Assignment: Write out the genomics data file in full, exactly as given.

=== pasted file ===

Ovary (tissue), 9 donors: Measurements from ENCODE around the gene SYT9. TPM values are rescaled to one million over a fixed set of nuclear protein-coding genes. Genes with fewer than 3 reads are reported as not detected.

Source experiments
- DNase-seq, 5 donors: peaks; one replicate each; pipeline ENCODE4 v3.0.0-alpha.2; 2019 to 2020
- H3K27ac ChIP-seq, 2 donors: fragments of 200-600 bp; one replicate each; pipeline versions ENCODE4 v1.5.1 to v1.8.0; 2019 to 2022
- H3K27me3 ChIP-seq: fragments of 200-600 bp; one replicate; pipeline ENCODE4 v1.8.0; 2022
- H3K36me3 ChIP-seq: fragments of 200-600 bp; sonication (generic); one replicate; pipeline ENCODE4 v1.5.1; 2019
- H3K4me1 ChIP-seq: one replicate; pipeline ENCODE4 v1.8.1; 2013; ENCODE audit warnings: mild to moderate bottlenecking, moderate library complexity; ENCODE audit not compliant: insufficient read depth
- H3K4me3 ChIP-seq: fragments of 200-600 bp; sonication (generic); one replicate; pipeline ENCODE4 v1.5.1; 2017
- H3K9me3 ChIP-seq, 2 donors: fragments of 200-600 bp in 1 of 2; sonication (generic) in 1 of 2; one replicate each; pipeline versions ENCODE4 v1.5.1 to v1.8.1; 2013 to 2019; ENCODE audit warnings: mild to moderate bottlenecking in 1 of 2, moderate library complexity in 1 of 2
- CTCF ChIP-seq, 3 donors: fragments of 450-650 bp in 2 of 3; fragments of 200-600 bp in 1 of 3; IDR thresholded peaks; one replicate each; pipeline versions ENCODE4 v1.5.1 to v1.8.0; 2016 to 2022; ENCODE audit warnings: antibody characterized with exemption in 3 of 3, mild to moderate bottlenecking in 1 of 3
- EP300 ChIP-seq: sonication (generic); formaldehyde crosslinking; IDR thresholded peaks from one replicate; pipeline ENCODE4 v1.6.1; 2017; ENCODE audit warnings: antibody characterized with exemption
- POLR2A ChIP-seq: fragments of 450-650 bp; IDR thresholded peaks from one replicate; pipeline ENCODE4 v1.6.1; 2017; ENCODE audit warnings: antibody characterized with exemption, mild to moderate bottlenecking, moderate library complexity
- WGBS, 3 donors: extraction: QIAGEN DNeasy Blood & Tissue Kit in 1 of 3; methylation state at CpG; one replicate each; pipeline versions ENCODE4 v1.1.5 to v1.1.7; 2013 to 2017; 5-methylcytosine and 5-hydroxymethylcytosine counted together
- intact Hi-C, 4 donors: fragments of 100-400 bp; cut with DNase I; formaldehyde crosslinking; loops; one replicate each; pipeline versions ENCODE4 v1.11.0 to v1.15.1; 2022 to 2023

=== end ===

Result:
Ovary (tissue), 9 donors: Measurements from ENCODE around the gene SYT9. TPM values are rescaled to one million over a fixed set of nuclear protein-coding genes. Genes with fewer than 3 reads are reported as not detected.

Source experiments
- DNase-seq, 5 donors: peaks; one replicate each; pipeline ENCODE4 v3.0.0-alpha.2; 2019 to 2020
- H3K27ac ChIP-seq, 2 donors: fragments of 200-600 bp; one replicate each; pipeline versions ENCODE4 v1.5.1 to v1.8.0; 2019 to 2022
- H3K27me3 ChIP-seq: fragments of 200-600 bp; one replicate; pipeline ENCODE4 v1.8.0; 2022
- H3K36me3 ChIP-seq: fragments of 200-600 bp; sonication (generic); one replicate; pipeline ENCODE4 v1.5.1; 2019
- H3K4me1 ChIP-seq: one replicate; pipeline ENCODE4 v1.8.1; 2013; ENCODE audit warnings: mild to moderate bottlenecking, moderate library complexity; ENCODE audit not compliant: insufficient read depth
- H3K4me3 ChIP-seq: fragments of 200-600 bp; sonication (generic); one replicate; pipeline ENCODE4 v1.5.1; 2017
- H3K9me3 ChIP-seq, 2 donors: fragments of 200-600 bp in 1 of 2; sonication (generic) in 1 of 2; one replicate each; pipeline versions ENCODE4 v1.5.1 to v1.8.1; 2013 to 2019; ENCODE audit warnings: mild to moderate bottlenecking in 1 of 2, moderate library complexity in 1 of 2
- CTCF ChIP-seq, 3 donors: fragments of 450-650 bp in 2 of 3; fragments of 200-600 bp in 1 of 3; IDR thresholded peaks; one replicate each; pipeline versions ENCODE4 v1.5.1 to v1.8.0; 2016 to 2022; ENCODE audit warnings: antibody characterized with exemption in 3 of 3, mild to moderate bottlenecking in 1 of 3
- EP300 ChIP-seq: sonication (generic); formaldehyde crosslinking; IDR thresholded peaks from one replicate; pipeline ENCODE4 v1.6.1; 2017; ENCODE audit warnings: antibody characterized with exemption
- POLR2A ChIP-seq: fragments of 450-650 bp; IDR thresholded peaks from one replicate; pipeline ENCODE4 v1.6.1; 2017; ENCODE audit warnings: antibody characterized with exemption, mild to moderate bottlenecking, moderate library complexity
- WGBS, 3 donors: extraction: QIAGEN DNeasy Blood & Tissue Kit in 1 of 3; methylation state at CpG; one replicate each; pipeline versions ENCODE4 v1.1.5 to v1.1.7; 2013 to 2017; 5-methylcytosine and 5-hydroxymethylcytosine counted together
- intact Hi-C, 4 donors: fragments of 100-400 bp; cut with DNase I; formaldehyde crosslinking; loops; one replicate each; pipeline versions ENCODE4 v1.11.0 to v1.15.1; 2022 to 2023